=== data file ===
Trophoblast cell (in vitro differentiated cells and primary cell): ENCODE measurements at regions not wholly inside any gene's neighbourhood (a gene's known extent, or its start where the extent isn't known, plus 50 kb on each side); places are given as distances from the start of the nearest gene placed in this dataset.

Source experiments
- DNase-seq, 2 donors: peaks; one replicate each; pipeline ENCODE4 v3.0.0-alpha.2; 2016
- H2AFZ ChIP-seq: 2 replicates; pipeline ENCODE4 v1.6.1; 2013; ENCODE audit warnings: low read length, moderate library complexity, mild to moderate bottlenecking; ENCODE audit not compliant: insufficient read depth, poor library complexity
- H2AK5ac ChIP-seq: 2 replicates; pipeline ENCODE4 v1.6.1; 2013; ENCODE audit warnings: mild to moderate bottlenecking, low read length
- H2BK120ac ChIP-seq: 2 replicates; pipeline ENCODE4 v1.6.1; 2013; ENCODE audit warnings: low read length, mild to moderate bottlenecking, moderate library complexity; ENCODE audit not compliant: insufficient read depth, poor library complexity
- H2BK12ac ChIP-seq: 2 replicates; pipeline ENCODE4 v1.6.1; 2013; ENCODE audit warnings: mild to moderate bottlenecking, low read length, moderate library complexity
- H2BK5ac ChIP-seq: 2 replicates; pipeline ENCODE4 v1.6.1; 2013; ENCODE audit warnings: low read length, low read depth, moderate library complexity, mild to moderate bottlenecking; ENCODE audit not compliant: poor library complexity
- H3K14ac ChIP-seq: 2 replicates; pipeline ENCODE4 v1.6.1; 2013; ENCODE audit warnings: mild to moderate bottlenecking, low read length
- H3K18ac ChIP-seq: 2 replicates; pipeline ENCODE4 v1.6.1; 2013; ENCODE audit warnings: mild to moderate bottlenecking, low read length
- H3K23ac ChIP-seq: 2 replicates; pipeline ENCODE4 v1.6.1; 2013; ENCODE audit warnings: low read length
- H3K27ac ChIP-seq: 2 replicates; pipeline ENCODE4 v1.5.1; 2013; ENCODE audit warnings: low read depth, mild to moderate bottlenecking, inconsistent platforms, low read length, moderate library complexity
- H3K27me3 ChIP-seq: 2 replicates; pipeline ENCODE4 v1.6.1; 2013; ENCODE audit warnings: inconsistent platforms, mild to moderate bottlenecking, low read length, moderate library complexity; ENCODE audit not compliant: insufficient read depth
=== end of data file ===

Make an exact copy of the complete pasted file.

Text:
Trophoblast cell (in vitro differentiated cells and primary cell): ENCODE measurements at regions not wholly inside any gene's neighbourhood (a gene's known extent, or its start where the extent isn't known, plus 50 kb on each side); places are given as distances from the start of the nearest gene placed in this dataset.

Source experiments
- DNase-seq, 2 donors: peaks; one replicate each; pipeline ENCODE4 v3.0.0-alpha.2; 2016
- H2AFZ ChIP-seq: 2 replicates; pipeline ENCODE4 v1.6.1; 2013; ENCODE audit warnings: low read length, moderate library complexity, mild to moderate bottlenecking; ENCODE audit not compliant: insufficient read depth, poor library complexity
- H2AK5ac ChIP-seq: 2 replicates; pipeline ENCODE4 v1.6.1; 2013; ENCODE audit warnings: mild to moderate bottlenecking, low read length
- H2BK120ac ChIP-seq: 2 replicates; pipeline ENCODE4 v1.6.1; 2013; ENCODE audit warnings: low read length, mild to moderate bottlenecking, moderate library complexity; ENCODE audit not compliant: insufficient read depth, poor library complexity
- H2BK12ac ChIP-seq: 2 replicates; pipeline ENCODE4 v1.6.1; 2013; ENCODE audit warnings: mild to moderate bottlenecking, low read length, moderate library complexity
- H2BK5ac ChIP-seq: 2 replicates; pipeline ENCODE4 v1.6.1; 2013; ENCODE audit warnings: low read length, low read depth, moderate library complexity, mild to moderate bottlenecking; ENCODE audit not compliant: poor library complexity
- H3K14ac ChIP-seq: 2 replicates; pipeline ENCODE4 v1.6.1; 2013; ENCODE audit warnings: mild to moderate bottlenecking, low read length
- H3K18ac ChIP-seq: 2 replicates; pipeline ENCODE4 v1.6.1; 2013; ENCODE audit warnings: mild to moderate bottlenecking, low read length
- H3K23ac ChIP-seq: 2 replicates; pipeline ENCODE4 v1.6.1; 2013; ENCODE audit warnings: low read length
- H3K27ac ChIP-seq: 2 replicates; pipeline ENCODE4 v1.5.1; 2013; ENCODE audit warnings: low read depth, mild to moderate bottlenecking, inconsistent platforms, low read length, moderate library complexity
- H3K27me3 ChIP-seq: 2 replicates; pipeline ENCODE4 v1.6.1; 2013; ENCODE audit warnings: inconsistent platforms, mild to moderate bottlenecking, low read length, moderate library complexity; ENCODE audit not compliant: insufficient read depth